In 1880 the federal Parliament of Canada repealed the Insolvent Act of 1875, leaving debtor-creditor matters to be regulated by the provinces. Almost forty years later, Parliament finally passed new bankruptcy legislation, recognizing that what was once considered a moral evil had become a commercial necessity. In Ruin and Redemption, Thomas G.W. Telfer analyses the ideas, interests, and institutions that shaped the evolution of Canadian bankruptcy law in this era. Examining the vigorous public debates over the idea of bankruptcy, Telfer argues that the law was shaped by conflict over the morality of release from debts and by the divergence of interests between local and distant creditors. Ruin and Redemption is the first full-length study of the origins of Canadian bankruptcy law, thus making it an important contribution to the study of Canada’s commercial law.
‘Ruin and Redemption is a valuable addition to the excellent catalogue of the Osgoode Society for Canadian Legal History. It helps historians to better understand the legal structures involved in the regulation of debt and obligation.’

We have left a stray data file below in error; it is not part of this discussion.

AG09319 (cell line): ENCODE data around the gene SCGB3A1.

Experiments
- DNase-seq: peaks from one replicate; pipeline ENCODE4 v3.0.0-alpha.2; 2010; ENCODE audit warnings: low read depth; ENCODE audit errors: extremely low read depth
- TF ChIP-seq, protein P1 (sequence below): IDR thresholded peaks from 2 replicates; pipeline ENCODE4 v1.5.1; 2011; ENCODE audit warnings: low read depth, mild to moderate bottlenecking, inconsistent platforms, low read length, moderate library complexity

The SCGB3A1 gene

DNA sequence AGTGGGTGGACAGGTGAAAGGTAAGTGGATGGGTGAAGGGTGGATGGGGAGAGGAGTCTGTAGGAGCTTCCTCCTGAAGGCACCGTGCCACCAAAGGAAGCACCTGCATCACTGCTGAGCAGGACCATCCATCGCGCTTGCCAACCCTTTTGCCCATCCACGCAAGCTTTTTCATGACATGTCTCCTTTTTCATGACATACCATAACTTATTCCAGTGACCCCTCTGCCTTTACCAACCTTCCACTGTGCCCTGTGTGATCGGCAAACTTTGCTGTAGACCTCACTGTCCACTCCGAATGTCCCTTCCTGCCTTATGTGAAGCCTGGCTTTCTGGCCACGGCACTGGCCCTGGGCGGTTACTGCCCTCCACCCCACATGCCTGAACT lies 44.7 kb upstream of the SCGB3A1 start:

‘This is an excellent piece of scholarship.’
‘Law students, professors, and those interested in Canadian history generally can all take away something of value from this book. Telfer’s analysis is easy to follow…. No legal background is required to derive insight from reading this book.’
‘Tom Telfer deserves our congratulations for shining a light on what until now was an obscure and little-known episode in our legal history.’
‘Once established in the aftermath of the First World War, federal bankruptcy legislation in Canada has almost certainly become a permanent part of the economic landscape. Telfer’s monumental study is the definitive explanation for how that important sea change came to pass.’